Illicit Crypto Volume Reaches All-Time High Despite Markets Slumpby Fintechnews Switzerland June 12, 2023
In spite of a market downturn and a prolonged “crypto winter”, the volume of illicit cryptocurrency transactions continued to rise in 2022, reaching an all-time high of US$20.6 billion, new data released by blockchain analysis firm Chainalysis show.
The sum represents a 13.8% increase from the previous all-time high of US$18.1 billion recorded in 2021, and comes despite a market slump that saw total capitalization plummeting by more than 60%. Total market capitalization started off the year 2022 at US$2.2 trillion to hit an annual low of US$810 million in December.
The price of bitcoin fell by more than 75% in 2021, dropping from an all-time high of US$64,000 in mid-November to below the US$16,000 mark in late-December. The cryptocurrency is now trading at around US$26,400, up 60% this year.
Crypto sanctions on the rise
Growing illicit crypto volumes in 2022 were driven by soaring activity associated with sanctioned entities, which accounted for 43% of the year’s volume.
This comes on the back of rising crypto-related sanctions from the Office of Foreign Assets Control (OFAC) of the US Department of the Treasury, which grew from just two individuals in 2018 to nine crypto-related entities and about 100 addresses in 2021.
2022 saw some of OFAC’s biggest cryptocurrency service designations to date. Three in particular are notable: Garantex, a Russia-based crypto exchange; Tornado Cash, a decentralized crypto mixer; and Hydra, a darknet market.
OFAC sanctioned Garantex in April 2022 for willfully disregarding anti-money laundering and countering the financing of terrorism (AML/CFT) obligations and allowing its systems to be abused by illicit actors. The exchange facilitated over US$100 million in transactions associated with illicit actors and darknet markets between 2019 and early 2022, according to OFAC.
The agency sanctioned crypto mixer Tornado Cash in August last year, claiming the service had been used to launder more than US$7 billion worth of crypto since its inception in 2019, including over US$455 million stolen by the Lazarus Group, a Democratic People’s Republic of Korea state-sponsored hacking group.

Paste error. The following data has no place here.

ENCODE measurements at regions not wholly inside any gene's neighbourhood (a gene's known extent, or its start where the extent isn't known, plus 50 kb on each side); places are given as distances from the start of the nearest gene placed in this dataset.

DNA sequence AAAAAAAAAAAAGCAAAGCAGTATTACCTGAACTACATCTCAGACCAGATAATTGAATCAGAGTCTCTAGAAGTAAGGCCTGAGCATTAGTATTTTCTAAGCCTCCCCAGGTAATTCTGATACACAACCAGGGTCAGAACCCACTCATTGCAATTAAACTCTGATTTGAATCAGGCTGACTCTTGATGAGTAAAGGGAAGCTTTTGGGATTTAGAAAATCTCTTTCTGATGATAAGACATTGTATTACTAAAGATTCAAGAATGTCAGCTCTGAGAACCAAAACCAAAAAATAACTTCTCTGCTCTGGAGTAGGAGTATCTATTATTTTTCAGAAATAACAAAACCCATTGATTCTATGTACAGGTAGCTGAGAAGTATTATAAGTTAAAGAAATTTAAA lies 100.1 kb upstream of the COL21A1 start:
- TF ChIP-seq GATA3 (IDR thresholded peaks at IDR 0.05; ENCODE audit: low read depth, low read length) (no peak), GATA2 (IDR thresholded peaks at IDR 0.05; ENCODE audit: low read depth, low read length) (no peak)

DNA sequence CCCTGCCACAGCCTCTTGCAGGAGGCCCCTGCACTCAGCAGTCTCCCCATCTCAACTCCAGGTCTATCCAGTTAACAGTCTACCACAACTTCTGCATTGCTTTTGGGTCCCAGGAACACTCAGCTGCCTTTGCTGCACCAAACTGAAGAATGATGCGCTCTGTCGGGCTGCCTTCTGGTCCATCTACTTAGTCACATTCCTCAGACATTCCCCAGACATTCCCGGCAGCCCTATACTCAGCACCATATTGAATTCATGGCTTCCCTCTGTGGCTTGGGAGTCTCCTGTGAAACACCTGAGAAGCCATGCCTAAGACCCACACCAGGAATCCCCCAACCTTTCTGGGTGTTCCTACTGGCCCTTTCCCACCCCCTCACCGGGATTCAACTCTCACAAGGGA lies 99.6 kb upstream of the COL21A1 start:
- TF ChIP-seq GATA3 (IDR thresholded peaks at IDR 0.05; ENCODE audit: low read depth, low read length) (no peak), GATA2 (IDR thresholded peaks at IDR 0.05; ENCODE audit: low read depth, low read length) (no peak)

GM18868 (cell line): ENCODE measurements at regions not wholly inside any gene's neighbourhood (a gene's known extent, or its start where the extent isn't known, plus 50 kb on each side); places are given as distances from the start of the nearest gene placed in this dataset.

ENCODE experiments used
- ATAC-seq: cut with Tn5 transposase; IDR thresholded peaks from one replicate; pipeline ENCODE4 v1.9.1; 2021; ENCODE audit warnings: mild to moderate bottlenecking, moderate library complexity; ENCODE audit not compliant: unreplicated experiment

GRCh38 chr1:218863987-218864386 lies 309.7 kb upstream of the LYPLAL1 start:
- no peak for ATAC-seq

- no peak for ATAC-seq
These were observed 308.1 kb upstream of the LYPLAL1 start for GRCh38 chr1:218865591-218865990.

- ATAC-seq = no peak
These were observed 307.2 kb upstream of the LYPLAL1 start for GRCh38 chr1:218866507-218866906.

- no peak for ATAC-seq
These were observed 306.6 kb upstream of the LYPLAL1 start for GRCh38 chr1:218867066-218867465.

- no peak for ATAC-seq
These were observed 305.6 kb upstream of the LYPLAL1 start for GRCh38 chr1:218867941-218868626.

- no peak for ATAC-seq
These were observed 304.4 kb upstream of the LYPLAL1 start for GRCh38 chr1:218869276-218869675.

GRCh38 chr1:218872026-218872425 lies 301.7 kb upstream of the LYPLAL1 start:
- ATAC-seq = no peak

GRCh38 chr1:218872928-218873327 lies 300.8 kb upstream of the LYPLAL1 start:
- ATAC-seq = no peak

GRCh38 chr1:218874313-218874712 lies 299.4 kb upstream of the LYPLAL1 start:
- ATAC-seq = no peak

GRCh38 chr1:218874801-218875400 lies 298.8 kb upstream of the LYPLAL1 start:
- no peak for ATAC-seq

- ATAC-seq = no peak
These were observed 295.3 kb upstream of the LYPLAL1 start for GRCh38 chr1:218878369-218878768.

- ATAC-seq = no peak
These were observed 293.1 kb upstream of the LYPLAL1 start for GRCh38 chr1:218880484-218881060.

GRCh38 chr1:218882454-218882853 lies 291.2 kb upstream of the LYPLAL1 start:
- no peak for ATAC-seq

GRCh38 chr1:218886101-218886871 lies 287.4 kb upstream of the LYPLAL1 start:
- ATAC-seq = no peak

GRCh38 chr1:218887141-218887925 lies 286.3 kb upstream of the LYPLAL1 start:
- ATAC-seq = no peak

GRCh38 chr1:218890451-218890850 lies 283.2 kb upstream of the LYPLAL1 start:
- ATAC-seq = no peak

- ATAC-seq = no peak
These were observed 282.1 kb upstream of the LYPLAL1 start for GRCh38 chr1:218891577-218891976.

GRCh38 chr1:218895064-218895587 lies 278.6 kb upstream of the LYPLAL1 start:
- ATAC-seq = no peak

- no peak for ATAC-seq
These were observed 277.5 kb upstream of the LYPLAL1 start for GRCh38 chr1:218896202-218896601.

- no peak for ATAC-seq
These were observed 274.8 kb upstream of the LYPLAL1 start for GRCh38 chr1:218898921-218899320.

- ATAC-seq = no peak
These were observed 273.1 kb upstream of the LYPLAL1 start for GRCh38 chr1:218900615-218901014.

And Hydra, Russia’s most prominent darknet market, was sanctioned by OFAC in April following the shutdown of the market by Germany’s federal police. Hydra ran a marketplace that sold ransomware-as-a-service, hacking services and software, stolen personal information, counterfeit currency, stolen crypto and illicit drugs. OFAC’s investigation identified approximately US$8 million in ransomware proceeds that transited to Hydra’s crypto accounts. According to blockchain researchers, approximately 86% of the illicit bitcoin received directly by Russian crypto exchanges in 2019 came from Hydra.
An analysis of on-chain data by Chainalysis found that each of the three sanctioned services were affected differently by their designations by OFAC and revealed that sanctions can be extremely effective when there is international cooperation.
While inflows into Hydra dropped to zero as soon as the marketplace was sanctioned and seized, Garantex, on the other end, saw its crypto transaction volume steadily increase post-designation, reaching an average of approximately US$1.3 billion in monthly inflows through October 2022. Tornado Cash, meanwhile, saw a drop in inflows from virtually every category, with the exception of funds from scammers and mixing services.
Decentralized finance remains top target for hackers
In 2022, illicit transaction volumes fell across all major categories of crypto-related crime, with the exception of stolen funds, which rose 7% year-over-year (YoY). This marked 2022 as the biggest year ever for crypto hacking, with US$3.8 billion stolen from cryptocurrency businesses.
Decentralized finance (DeFi) protocols were the primary target of crypto hackers last year, continuing a trend that started in 2020 and accelerated in 2021. In 2022, DeFi protocols accounted for 82.1% of all cryptocurrency stolen by hackers, or US$3.1 billion, up from 73.3% in 2021.
Of the US$3.1 billion stolen from DeFi protocols, 64% came from cross-chain bridge protocols specifically.
Cross-chain bridges are protocols that let user port digital assets and data from one blockchain to another. Their design and specificities vary but most protocols on the market right now work by “wrapping” tokens in a smart contract and issuing native assets to be used on the other blockchain.
Since cross-chain bridges essentially work as liquidity providers, collecting funds and locking them into a central point of storage, they have become an attractive target for criminals.
In 2022, the share of crypto transactions associated with illicit activities rose for the first time since 2019, growing from 0.12% in 2021 to 0.24% last year. Despite the slight rise, illicit activity in cryptocurrency remained a small share of total volume and continued to trend downwards.
Featured image credit: Edited from Unsplash